Florida Statutes 944.23
There is a profound human rights crisis in Florida’s prisons and this crisis is only going to make life far more dangerous for every citizen of this state when these prisoners are finally set free. I’ve been writing about this epidemic of crimes being committed in prisons by guards and by prisoners for some time now and quite frankly some of the responses that are provided by those who view these posts are quite disturbing.
People who say, “Too Bad For Those Prisoners….Let Them Suffer” Don’t seem to understand that when these prisoners are released (as 99% of them are eventually), we are releasing a human being that has become far more damaged and dangerous than when they entered the prison system that is being maintained in our name. The stories coming out of the Miami Herald are nothing short of breathtaking. The magnitude of this human rights scandal cannot be overstated. Hundreds of deaths, thousands of brutal crimes, a vast and growing population of human beings who should not be suffering the way that they are.
And to those that say, “Too Bad, Let Them Suffer”, you must understand that these human beings are legally required to serve their time, but we as a society are morally and legally required to make sure they serve their time in conditions that would not be considered “cruel and unusual” according to the United States Constitution and the body of case law that has developed.
And with that as background, I provide my very modest proposal that will change the entire nature of this unfolding human tragedy:
Like a growing number of Floridians, I am appalled at the barbaric and inhumane treatment that inmates in Florida prisons are being subjected to. Anyone not directly aware of the magnitude of problems in Florida prisons is encouraged to read the gruesome Miami Herald account of Ricky Martin’s death while in a Florida prison. Martin spoke out against prison conditions and was thereafter brutally raped and ultimately murdered. As detailed in the lawsuit, prison guards not only looked the other way while the brutal crimes were being committed, they even participated in the crimes by creating the conditions that allowed the crimes to occur. Martin’s ordeal is just one of a multitude reported in an ongoing Miami Herald series. It’s a series that every policy maker and all citizens should be carefully studying because these crimes and abuses are carried out and can only continue under the color of state power. A brutal power that is exercised on behalf of every single citizen of this state.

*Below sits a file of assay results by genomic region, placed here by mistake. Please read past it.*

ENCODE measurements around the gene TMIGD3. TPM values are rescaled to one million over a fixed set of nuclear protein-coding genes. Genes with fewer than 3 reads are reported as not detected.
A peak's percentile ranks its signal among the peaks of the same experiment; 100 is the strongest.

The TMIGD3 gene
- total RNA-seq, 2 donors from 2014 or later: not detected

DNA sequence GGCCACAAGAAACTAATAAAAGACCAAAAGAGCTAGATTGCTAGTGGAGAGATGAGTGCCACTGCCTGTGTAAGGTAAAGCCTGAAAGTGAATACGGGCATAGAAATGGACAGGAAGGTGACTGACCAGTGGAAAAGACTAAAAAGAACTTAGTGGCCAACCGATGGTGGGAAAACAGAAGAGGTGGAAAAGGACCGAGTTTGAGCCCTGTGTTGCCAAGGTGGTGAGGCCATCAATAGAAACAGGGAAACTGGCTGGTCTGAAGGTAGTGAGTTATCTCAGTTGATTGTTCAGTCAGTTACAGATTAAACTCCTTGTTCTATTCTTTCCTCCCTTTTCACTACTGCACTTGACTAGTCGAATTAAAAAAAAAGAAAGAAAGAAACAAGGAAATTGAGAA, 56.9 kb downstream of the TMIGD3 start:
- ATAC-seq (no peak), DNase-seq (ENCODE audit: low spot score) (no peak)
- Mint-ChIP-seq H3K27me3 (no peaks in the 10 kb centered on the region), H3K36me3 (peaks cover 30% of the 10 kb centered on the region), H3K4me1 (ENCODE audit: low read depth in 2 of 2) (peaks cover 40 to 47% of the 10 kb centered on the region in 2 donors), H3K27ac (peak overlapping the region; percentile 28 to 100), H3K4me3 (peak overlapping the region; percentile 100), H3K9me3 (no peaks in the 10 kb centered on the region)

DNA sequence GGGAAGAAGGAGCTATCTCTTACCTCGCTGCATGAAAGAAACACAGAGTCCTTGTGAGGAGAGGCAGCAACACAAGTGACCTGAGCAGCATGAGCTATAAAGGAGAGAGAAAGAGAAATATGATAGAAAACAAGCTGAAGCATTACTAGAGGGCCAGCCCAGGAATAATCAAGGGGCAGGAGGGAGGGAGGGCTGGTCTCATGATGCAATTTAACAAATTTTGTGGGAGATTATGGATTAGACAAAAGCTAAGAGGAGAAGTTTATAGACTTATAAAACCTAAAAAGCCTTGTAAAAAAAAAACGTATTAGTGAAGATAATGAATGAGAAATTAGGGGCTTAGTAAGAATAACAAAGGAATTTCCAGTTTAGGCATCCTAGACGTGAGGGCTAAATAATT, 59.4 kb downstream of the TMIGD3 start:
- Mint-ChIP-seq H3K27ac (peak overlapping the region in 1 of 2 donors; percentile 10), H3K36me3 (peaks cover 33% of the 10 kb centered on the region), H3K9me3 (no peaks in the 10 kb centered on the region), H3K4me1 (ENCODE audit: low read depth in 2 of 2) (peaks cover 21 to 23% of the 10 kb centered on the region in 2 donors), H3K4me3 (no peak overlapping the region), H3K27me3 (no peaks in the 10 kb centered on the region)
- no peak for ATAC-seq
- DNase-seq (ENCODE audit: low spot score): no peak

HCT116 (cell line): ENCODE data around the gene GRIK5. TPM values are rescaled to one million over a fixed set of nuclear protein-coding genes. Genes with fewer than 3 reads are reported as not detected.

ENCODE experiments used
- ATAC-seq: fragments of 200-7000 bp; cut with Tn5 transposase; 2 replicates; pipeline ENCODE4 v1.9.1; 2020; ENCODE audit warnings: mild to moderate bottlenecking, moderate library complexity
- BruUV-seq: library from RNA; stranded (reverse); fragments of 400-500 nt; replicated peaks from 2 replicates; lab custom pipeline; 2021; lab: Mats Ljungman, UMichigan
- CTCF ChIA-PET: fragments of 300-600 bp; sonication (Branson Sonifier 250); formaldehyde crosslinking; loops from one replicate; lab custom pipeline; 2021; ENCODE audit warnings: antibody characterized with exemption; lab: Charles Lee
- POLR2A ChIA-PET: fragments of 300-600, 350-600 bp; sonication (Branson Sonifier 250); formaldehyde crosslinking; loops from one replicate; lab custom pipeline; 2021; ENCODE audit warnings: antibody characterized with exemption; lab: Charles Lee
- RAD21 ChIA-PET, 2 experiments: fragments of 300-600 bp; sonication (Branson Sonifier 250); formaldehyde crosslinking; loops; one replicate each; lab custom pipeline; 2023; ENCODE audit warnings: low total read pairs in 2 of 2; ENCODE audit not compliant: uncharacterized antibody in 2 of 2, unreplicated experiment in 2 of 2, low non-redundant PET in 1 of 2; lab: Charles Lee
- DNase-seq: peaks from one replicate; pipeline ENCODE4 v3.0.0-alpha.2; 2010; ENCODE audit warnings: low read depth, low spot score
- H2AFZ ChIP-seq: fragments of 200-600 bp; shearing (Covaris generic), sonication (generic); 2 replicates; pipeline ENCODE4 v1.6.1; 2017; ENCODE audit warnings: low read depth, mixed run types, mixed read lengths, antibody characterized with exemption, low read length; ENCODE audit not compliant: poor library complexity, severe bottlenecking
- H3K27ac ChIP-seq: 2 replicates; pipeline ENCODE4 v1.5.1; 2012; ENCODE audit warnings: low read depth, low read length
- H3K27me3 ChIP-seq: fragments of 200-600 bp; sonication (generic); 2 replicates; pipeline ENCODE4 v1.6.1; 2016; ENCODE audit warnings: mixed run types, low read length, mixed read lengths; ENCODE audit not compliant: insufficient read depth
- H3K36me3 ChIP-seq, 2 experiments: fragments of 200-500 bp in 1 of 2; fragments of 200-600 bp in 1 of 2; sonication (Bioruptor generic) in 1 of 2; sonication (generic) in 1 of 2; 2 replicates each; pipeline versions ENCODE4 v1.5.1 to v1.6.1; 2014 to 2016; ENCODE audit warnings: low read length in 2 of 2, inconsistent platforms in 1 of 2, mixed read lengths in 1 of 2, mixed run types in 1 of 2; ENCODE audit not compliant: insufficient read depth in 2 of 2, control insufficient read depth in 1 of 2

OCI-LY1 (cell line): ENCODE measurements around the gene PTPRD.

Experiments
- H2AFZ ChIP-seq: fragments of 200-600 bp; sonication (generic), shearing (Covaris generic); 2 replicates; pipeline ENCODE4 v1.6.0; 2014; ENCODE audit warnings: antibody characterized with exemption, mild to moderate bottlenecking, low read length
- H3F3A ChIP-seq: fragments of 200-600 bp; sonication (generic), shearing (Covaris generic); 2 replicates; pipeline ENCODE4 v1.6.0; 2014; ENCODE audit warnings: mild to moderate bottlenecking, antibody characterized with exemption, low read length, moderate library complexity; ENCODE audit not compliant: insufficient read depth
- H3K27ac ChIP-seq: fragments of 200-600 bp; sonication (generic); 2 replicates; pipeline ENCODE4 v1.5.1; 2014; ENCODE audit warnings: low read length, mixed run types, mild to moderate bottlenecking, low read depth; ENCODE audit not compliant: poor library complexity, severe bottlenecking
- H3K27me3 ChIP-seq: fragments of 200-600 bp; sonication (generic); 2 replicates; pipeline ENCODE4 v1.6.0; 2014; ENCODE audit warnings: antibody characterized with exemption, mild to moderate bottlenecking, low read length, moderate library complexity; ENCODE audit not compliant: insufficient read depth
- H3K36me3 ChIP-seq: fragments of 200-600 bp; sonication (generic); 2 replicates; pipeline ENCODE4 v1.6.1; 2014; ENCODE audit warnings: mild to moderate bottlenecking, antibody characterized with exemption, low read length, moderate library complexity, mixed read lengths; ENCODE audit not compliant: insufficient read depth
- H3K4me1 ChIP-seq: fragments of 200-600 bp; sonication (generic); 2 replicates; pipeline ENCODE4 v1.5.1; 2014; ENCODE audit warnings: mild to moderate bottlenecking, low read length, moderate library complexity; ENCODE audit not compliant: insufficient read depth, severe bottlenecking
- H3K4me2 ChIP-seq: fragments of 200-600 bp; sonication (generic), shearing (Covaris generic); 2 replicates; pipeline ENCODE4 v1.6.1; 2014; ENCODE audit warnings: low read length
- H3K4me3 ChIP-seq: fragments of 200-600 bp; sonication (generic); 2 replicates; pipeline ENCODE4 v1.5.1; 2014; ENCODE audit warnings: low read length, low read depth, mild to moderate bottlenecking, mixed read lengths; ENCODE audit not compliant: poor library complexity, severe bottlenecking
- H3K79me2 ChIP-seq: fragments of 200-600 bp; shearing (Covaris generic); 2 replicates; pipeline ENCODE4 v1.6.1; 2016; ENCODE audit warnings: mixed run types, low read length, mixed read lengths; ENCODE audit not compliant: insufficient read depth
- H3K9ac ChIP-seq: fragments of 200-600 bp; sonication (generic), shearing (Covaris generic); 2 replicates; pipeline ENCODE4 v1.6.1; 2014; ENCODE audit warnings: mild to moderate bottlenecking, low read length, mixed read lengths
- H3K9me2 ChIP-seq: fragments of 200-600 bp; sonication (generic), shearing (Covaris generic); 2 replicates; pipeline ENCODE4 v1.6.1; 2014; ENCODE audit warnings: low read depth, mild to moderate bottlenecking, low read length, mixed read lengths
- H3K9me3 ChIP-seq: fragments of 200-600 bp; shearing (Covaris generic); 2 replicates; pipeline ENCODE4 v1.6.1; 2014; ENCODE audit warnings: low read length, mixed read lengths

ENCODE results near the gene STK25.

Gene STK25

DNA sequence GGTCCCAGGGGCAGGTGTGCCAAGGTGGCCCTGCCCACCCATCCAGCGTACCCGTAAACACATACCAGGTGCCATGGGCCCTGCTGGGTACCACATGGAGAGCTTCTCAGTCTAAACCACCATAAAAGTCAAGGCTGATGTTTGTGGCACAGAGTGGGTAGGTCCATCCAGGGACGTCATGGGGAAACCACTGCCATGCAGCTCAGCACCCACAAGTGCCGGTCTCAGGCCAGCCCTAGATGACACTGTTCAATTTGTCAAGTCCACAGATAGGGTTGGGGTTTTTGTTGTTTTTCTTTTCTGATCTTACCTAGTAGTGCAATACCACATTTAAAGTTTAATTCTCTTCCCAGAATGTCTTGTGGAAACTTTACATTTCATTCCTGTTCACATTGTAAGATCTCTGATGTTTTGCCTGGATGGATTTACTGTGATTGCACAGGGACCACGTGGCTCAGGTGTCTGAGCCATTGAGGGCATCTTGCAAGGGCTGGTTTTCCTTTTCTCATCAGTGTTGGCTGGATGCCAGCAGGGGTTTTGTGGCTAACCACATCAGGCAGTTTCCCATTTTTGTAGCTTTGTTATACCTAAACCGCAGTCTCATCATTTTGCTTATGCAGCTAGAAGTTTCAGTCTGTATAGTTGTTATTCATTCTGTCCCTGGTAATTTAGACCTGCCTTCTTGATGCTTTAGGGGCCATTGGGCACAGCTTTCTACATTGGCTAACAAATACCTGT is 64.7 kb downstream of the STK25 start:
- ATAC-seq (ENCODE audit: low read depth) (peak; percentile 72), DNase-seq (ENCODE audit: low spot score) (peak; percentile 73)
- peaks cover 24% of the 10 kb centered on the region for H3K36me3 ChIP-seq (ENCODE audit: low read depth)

These crimes and abuses must stop and there is one very effective step that must immediately be taken to help stop them. Florida statutes contain a unique and powerful law that authorizes elected officials to perform unannounced inspections of any state correctional institution:
944.23 Persons authorized to visit state prisons.—The following persons shall be authorized to visit at their pleasure all state correctional institutions: The Governor, all Cabinet members, members of the Legislature, judges of state courts, state attorneys, public defenders, and authorized representatives of the commission. No other person not otherwise authorized by law shall be permitted to enter a state correctional institution except under such regulations as the department may prescribe. Permission shall not be unreasonably withheld from those who give sufficient evidence to the department that they are bona fide reporters or writers.
The utterly inexcusable problem is that very few of these officials who are authorized to make these inspections have ever actually conducted any inspections. The elected officials who are given this powerful right to inspect prisons must recognize that given this current crisis, their clear statutory right has now become a solemn obligation. It is long past time for every single elected official to fulfill their obligation both to prisoners in state custody and to every citizen of this state and begin making regular, unannounced inspections. Immediate change will occur when prison leadership, staff and prisoners themselves must begin to expect that regular inspections will occur with increasing frequency. The statute already exists, the intent is clear and there are no costs associated with fulfilling this clear mandate of state law. There is simply no excuse that these inspections should not begin to occur immediately.
One final challenge is issued to press both nationwide and within this state. The final sentence in statute can only be read to authorize press to also make inspections of our state prisons. Individual reporters and the press of this state are likewise challenged to exercise the rights provided to them under this statute.